11 December 2014
Ending a busy year for TAI
Richard Denniss speaks easily and casually and I expect no less, but I was still taken aback by his best line of the night: "Telling the truth is a lot cheaper". He meant this relative to PR campaigns. It was in the context of the Australia Institute's successes over the last year and its approach, which I'd describe as turning on the light by spreading facts that respond to spin and misinformation. Like the small number of people who actually work in mining or Tassie forestry against the impressions of large workforces created by industry and government. Or the details of government reports, like Warburton's review of the RET that showed that reducing renewable power would actually increase electricity prices within few years and result in a large movement of wealth from consumers to owners of coal fired power stations.
We were at the last Politics in the Pub for the year. It's a wrap-up session and a thanks to the supporters and a chance to meet and chat. He spoke of successes for the year, of TAI's approach, of the possibilities for promoting "progressive ideas" (I hate that term, but don't have another), of the importance of the facts, of hard work by few staff, of their funding (not much!). He spoke of developing a constituency for reform for better governance, policies and longer term thinking. Richard mentioned a merge with Catalyst in Sydney, and attempts to spread events and influence outside Canberra. Also of their approach to politicians, how they inform and persuade. He mentioned their effectiveness on the Shepherd Commission of Audit, Budget measures, the Warburton Review of RET, more. He introduced a meagre list of researchers (how busy must these people be? Look at their website for their activities and publications). He said support could come in dollars, emotional support or by sharing, then expanded on the sharing of ideas to promote that "constituency for reform". He recognised how much could be done or where the research is so-far lacking. To one question, he responded: "Good question ... I don't have a good answer". He raised a new issue, of intra-generational equity to replace arguments of inter-generational equity. (I like this one; let's avoid inter-generational culture wars). But this was a relaxed and informal session. At one stage, Richard commented "Happy to take a few questions or happier to have a beer" so it was apt that I saw a string of beers being offered at the end of the night. It was a nice gesture and too bad he couldn't drink them all. Like many, he was driving.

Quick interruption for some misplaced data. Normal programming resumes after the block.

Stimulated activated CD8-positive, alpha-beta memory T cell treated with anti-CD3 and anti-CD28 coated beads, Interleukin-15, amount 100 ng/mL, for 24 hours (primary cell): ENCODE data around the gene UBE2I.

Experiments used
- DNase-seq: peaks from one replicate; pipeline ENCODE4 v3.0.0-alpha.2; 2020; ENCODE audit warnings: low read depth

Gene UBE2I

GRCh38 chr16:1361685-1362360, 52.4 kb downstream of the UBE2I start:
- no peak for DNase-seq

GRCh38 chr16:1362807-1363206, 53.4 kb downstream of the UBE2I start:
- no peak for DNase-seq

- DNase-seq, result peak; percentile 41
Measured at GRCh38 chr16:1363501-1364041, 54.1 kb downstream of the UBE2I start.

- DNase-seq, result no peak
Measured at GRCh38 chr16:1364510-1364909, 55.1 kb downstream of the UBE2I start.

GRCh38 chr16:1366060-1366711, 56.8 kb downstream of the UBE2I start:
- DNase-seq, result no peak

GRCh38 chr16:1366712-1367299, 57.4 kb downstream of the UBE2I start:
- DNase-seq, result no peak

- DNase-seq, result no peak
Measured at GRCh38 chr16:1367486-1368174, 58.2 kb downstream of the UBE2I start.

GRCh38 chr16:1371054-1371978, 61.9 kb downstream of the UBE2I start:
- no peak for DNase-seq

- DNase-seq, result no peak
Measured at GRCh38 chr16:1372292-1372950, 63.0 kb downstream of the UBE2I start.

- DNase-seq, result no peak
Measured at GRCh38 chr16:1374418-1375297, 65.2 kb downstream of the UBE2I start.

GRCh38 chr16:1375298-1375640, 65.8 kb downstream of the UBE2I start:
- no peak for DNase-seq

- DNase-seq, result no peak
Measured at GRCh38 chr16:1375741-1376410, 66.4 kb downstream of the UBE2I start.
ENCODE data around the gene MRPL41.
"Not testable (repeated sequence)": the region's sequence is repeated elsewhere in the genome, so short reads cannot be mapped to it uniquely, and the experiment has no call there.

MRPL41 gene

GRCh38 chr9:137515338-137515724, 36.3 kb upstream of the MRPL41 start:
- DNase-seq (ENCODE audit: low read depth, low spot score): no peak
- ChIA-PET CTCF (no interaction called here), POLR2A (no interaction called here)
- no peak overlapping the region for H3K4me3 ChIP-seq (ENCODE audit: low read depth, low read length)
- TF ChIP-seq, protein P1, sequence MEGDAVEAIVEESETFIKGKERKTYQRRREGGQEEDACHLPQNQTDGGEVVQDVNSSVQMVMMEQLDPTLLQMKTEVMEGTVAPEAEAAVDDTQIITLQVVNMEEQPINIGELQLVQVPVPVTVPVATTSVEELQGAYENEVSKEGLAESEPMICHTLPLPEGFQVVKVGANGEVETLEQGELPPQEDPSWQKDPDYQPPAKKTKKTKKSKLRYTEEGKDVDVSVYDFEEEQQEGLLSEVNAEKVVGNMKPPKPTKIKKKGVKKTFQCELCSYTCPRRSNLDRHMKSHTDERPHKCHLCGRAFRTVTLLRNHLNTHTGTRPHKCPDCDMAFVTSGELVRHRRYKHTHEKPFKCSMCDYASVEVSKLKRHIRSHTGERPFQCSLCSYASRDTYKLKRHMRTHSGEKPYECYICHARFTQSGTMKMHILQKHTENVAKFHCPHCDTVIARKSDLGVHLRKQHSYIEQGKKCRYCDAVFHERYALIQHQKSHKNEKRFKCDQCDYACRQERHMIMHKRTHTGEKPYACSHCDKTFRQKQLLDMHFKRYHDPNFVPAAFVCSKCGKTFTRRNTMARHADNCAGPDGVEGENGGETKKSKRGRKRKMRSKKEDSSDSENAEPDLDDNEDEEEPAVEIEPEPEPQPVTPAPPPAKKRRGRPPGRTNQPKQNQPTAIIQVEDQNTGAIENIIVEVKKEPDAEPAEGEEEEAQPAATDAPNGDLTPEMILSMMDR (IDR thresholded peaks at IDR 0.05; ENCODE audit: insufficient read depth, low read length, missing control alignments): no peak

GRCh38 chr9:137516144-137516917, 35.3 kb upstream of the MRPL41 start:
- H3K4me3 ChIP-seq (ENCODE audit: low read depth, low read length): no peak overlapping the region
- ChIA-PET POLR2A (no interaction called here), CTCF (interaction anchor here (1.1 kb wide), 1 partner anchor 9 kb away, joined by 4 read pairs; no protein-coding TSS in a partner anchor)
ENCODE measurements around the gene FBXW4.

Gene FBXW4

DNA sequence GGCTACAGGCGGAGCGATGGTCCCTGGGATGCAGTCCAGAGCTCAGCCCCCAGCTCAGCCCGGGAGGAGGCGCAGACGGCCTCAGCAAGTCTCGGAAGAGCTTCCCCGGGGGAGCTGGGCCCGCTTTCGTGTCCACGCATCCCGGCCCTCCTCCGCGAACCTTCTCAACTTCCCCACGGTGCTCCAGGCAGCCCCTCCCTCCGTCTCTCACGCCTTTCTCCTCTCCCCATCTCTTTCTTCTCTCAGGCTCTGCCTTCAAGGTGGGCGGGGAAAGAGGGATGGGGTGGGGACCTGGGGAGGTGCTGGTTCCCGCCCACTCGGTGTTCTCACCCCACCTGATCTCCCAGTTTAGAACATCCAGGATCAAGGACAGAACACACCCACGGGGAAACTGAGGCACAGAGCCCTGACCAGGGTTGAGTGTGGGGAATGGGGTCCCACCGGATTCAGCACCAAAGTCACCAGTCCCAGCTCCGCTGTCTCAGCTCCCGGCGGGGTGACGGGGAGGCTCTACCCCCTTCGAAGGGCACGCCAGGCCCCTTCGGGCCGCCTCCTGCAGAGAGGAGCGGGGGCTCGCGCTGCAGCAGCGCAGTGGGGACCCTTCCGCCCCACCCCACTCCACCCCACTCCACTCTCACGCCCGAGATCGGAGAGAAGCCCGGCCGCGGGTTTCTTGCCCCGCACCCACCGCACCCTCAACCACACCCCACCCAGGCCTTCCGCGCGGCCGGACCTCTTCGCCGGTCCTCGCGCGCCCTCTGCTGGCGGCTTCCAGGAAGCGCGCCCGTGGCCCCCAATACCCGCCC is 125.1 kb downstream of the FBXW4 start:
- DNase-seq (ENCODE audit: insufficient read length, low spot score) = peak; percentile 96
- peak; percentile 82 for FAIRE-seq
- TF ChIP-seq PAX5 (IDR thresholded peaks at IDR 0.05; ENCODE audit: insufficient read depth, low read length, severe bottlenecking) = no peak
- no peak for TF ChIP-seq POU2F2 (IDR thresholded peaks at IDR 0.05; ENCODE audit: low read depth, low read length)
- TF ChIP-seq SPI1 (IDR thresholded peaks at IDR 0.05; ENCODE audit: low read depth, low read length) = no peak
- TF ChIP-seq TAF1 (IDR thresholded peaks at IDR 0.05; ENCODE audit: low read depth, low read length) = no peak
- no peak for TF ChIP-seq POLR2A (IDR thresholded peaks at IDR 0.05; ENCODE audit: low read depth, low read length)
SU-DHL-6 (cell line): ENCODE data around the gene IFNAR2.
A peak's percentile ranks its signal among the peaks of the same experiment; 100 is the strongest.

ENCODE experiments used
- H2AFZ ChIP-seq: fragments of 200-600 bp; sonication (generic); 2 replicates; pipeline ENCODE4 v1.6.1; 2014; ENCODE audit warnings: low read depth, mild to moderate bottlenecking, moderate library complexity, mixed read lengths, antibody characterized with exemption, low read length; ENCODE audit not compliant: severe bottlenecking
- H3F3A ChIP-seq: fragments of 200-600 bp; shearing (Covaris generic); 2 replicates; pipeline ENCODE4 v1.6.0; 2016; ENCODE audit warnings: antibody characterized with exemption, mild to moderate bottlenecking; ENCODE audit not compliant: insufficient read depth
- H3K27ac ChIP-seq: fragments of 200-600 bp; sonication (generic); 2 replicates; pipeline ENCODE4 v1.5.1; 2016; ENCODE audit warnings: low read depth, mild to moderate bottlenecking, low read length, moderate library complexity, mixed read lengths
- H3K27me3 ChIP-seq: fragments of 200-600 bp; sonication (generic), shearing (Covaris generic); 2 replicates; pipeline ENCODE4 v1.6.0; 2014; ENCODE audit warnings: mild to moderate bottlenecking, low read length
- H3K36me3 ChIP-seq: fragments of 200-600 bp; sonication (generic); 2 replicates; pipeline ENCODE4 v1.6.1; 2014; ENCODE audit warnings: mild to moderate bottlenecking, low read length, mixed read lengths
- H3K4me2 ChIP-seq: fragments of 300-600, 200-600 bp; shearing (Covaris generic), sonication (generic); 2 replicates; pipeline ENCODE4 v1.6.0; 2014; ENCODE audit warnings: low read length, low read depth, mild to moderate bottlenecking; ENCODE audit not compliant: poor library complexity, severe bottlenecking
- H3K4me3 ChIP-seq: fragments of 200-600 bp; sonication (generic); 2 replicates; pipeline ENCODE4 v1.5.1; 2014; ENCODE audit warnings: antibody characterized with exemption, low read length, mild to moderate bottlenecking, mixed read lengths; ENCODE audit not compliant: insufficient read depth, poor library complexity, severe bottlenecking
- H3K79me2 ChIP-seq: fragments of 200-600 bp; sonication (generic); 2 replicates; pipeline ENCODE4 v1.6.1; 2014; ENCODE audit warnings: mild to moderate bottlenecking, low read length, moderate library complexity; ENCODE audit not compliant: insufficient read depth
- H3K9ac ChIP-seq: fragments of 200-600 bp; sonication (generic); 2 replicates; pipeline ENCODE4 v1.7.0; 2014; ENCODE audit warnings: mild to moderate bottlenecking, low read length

Richard Denniss spoke at the final Politics in the Pub of 2014 for the Australia Institute.